62 The strong scale effect is shown numerically in the previous chapter. The total investment needed to build a nationwide network increases significantly with the number of operators: by 13% for 3 operators compared to a monopoly. It is explained in particular by the increased horizontal cost and ODF cost. In the case of infrastructure competition the majority of network elements should be duplicated and only civil engineering may be shared: regulated access to civil engineering allows alternative operators to build a fibre network using the existing ducts. However, in some countries even the shared usage of civil engineering may be difficult if there is a risk that the civil works capacity would not be sufficient for two or three fibre infrastructures, which will create infrastructure bottlenecks. In the case when the existing civil works do not have sufficient capacity to containing all the fibre lines, additional investment in civil works will be needed. Competition at the deployment level. Since operators performance depends on the network costs, market forces are needed to incite them to deploy efficiently. In the case of infrastructure competition, it is ensured thanks to the rivalry between deploying operators. However, in less dense areas, it is possible that only one operator can afford to enter. Indeed, competitive positions of operators are not the same. A problem is faced by a potential investor who is not the incumbent: a new entrant has a lower expected demand than the incumbent which may be insufficient to justify the high deployment cost, in which case only the incumbent deploys. Hence, the competition is tilted. Under infrastructure monopoly, there exists a mechanism which ensures that operators make efficient decisions during the deployment. If the constructing firm is chosen by tender, the winning company will build the network with the lowest cost and the best quality. Bidding for the exclusive right to supply a service allows to prevent monopoly from inefficient decisions since competition has asserted itself at the bidding stage, and consequently a monopoly structure does not lead to monopoly behavior. Bidding for the natural monopoly was introduced a long time ago in other industries, such as electric industry (see Rozek (1989)) or cable television (see Zupan (1989)). - 62/339 -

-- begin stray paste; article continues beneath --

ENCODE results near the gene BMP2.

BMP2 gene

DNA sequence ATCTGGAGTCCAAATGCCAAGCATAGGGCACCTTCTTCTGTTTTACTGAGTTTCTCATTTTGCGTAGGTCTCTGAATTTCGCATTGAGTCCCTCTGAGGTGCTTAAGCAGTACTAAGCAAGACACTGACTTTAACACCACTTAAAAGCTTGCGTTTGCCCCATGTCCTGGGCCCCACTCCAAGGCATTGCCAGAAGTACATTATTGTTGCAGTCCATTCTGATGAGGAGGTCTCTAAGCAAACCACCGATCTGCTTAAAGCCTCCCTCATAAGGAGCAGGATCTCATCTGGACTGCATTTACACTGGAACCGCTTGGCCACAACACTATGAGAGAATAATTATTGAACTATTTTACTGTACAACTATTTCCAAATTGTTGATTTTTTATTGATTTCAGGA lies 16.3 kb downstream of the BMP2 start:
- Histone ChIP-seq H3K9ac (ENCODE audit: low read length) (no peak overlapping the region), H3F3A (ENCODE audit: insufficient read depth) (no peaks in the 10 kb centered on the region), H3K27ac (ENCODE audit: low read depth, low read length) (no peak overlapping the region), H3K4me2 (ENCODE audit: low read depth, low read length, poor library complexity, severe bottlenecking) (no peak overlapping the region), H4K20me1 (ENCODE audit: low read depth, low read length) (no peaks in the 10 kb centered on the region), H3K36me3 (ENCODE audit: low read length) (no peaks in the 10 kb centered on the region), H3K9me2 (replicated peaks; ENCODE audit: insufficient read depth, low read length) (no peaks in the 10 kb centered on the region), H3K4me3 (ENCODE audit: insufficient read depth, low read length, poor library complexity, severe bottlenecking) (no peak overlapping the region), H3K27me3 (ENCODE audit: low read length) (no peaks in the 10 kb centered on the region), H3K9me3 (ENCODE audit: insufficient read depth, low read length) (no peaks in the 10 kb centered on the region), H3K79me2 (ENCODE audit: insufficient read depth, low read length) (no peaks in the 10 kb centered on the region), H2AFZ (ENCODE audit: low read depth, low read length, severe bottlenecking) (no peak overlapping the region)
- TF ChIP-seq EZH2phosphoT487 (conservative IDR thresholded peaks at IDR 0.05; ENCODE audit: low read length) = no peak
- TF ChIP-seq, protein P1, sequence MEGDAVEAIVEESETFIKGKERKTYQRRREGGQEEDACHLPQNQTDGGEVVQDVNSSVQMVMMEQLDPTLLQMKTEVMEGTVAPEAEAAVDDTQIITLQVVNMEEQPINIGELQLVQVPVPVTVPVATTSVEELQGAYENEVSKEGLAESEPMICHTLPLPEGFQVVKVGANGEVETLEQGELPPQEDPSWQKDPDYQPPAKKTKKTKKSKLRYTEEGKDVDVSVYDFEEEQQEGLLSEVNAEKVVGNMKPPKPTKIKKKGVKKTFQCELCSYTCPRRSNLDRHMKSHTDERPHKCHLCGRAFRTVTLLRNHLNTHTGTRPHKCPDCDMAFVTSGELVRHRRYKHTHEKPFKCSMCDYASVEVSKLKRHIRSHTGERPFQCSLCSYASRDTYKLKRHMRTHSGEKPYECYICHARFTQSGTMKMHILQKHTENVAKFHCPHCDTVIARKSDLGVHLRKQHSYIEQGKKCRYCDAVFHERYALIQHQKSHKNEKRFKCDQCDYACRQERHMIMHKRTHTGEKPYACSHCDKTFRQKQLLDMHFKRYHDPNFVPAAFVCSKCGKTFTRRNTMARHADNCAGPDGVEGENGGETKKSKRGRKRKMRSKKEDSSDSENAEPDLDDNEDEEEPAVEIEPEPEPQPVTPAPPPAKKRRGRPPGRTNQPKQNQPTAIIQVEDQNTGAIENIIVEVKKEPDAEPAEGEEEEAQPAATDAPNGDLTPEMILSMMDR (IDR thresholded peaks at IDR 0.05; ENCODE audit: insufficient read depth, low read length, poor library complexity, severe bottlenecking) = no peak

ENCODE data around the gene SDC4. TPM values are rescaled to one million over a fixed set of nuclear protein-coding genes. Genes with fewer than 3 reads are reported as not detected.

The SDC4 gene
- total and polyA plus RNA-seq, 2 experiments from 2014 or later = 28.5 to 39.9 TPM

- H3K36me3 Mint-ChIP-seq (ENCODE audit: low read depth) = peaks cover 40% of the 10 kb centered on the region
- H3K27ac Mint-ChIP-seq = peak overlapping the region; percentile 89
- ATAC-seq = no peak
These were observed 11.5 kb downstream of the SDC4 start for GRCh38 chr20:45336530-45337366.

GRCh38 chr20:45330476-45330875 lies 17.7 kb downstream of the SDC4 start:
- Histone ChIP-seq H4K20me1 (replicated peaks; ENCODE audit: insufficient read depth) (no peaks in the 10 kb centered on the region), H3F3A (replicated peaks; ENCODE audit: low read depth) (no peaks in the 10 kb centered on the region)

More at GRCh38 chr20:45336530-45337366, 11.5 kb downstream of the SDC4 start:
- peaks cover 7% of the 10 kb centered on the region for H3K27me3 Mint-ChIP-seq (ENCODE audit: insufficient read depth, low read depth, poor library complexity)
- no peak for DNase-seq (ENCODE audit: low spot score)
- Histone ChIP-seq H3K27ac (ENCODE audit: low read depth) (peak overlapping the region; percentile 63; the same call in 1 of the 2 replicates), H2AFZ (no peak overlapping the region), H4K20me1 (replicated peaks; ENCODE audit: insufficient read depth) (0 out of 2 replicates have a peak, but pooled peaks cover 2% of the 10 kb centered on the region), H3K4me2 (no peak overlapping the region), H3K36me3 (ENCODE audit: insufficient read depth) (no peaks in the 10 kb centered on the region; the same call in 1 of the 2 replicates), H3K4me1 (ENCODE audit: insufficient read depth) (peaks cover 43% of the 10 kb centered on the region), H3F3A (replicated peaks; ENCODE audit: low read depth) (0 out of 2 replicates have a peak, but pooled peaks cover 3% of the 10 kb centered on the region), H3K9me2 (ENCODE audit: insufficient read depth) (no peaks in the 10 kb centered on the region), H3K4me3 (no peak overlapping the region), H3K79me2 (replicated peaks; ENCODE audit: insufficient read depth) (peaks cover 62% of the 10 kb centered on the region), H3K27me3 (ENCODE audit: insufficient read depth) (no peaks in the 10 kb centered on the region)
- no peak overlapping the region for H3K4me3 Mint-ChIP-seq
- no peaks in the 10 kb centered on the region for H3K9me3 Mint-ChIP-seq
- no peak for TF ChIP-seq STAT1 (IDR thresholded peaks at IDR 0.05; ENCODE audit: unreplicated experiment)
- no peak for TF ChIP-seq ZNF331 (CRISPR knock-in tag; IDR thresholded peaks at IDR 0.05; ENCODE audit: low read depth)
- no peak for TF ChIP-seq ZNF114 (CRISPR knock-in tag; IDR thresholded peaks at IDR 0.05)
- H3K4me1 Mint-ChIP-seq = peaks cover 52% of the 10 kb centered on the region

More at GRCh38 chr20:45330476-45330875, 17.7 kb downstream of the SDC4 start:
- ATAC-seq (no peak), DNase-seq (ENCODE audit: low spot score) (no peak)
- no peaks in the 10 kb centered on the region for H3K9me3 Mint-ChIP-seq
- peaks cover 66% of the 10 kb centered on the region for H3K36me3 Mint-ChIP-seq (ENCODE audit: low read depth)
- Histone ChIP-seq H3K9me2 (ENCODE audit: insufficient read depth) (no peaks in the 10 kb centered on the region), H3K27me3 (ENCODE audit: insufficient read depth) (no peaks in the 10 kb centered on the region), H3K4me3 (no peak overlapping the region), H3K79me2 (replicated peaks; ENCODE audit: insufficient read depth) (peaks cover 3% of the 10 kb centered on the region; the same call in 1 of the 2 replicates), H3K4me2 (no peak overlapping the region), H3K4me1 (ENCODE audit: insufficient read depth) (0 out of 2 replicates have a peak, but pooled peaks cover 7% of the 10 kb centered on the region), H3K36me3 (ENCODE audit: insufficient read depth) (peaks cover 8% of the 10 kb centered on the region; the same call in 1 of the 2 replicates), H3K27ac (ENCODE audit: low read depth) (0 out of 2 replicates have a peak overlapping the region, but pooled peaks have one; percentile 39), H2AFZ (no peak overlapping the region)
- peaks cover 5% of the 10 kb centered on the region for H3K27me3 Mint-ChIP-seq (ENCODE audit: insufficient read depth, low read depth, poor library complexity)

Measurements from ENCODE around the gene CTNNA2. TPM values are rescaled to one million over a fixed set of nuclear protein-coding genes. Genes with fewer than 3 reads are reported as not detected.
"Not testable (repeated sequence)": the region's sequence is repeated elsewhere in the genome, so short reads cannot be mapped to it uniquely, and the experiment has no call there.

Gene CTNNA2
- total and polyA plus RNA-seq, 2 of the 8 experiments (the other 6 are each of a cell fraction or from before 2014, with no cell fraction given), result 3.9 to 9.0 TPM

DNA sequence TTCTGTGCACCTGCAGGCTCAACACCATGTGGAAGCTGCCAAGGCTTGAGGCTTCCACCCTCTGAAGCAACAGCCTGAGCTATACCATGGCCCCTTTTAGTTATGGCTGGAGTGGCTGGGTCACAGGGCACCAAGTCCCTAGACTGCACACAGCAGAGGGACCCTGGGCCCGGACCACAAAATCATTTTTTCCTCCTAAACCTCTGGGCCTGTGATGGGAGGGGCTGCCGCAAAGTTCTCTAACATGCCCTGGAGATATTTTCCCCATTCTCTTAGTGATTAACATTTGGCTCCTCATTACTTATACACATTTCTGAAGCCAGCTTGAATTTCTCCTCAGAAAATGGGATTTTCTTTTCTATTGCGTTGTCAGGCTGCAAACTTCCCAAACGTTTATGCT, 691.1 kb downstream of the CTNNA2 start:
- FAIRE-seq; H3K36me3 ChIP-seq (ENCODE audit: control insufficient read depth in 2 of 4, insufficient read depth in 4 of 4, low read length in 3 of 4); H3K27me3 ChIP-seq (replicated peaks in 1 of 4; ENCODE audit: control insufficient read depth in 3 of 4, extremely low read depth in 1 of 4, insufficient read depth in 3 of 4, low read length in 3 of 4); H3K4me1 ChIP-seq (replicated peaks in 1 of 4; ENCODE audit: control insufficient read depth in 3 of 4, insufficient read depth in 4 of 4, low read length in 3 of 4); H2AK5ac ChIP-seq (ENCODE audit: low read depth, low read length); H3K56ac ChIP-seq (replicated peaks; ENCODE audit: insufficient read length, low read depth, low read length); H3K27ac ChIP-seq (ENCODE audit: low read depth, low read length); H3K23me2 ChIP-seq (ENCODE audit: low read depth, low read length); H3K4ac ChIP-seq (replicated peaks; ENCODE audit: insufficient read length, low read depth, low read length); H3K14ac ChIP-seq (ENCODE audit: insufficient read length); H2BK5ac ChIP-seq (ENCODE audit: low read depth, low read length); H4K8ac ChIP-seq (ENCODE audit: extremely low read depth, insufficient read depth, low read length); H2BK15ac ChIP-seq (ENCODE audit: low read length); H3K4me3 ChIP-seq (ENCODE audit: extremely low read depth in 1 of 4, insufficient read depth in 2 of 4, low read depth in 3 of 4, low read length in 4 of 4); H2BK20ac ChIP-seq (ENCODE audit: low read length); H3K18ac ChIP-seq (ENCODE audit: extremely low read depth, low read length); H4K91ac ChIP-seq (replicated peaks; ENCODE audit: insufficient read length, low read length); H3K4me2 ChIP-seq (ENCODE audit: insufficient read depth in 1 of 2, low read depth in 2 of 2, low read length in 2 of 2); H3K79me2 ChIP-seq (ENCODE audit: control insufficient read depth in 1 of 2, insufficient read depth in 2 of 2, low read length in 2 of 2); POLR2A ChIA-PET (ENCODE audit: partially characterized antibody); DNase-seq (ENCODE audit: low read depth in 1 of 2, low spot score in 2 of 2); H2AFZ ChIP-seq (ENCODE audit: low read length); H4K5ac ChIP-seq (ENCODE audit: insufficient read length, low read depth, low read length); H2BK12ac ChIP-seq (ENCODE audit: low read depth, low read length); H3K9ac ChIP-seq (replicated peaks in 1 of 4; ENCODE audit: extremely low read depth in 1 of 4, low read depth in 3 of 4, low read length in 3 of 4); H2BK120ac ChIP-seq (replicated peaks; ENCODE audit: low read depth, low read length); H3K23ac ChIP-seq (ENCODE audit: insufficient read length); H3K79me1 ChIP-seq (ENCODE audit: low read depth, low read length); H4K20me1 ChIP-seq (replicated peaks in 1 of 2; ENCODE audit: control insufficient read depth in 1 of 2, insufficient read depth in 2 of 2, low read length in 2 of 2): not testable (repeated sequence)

63 Shutova Natalia Thèse de doctorat septembre2013 Bids should be accepted from all the firms who guarantee the necessary level of quality. Each bid should include the price that the firm agree to charge to consumers, in the case of telecommunications it may be the wholesale access price and additionally the speed of rollout and the achieved connection speed. Such process will exclude inefficient bidders and incite the winner to lower the price. The bidding mechanism should be such that information is transparent. Incumbent has to provide information on ducts and network structure and to grant access to other potential bidders. If the incumbent wins, infrastructure and service divisions must be structurally separated. The bidding mechanism should minimize the winner s curse, where the winner tends to overpay. In order to promote efficiency, this operator should be chosen based on a call for tender. The criteria of choice should include technical characteristics, construction speed and the price operator is going to charge for the unbundled access. To be able to reply to the call for tender, alternative operators should be given access to the incumbent s civil engineering. Then, a cost-oriented access to ducts and trenches should be regulated. The winner will be obliged to grant access to retail operators on the announced price level. In the case the infrastructure operator is also a service provider the wholesale division should be structurally separated from the retail division. The main shortcoming of the bidding procedure in the telecommunications industry is the ex post risk that the winner of a monopoly franchizing procedure will not fullfill the service contract as promised. This problem has been demontrated by Williamson (1976) in the cable television industry. Competition at the retail level In the case of the infrastructure-based competition, the competition at the retail level develops automatically. In the case of a unique infrastructure, in order to guarantee the competition at the retail level, the regulator should impose access to this infrastructure. It may be also necessary to regulate the choice of technology: it should simplify infrastructure access. As was explained earlier, the point-to-point technology is more suitable in this context. A pointto-point technology is more beneficial to competition than a PON technology: even though - 63/339 -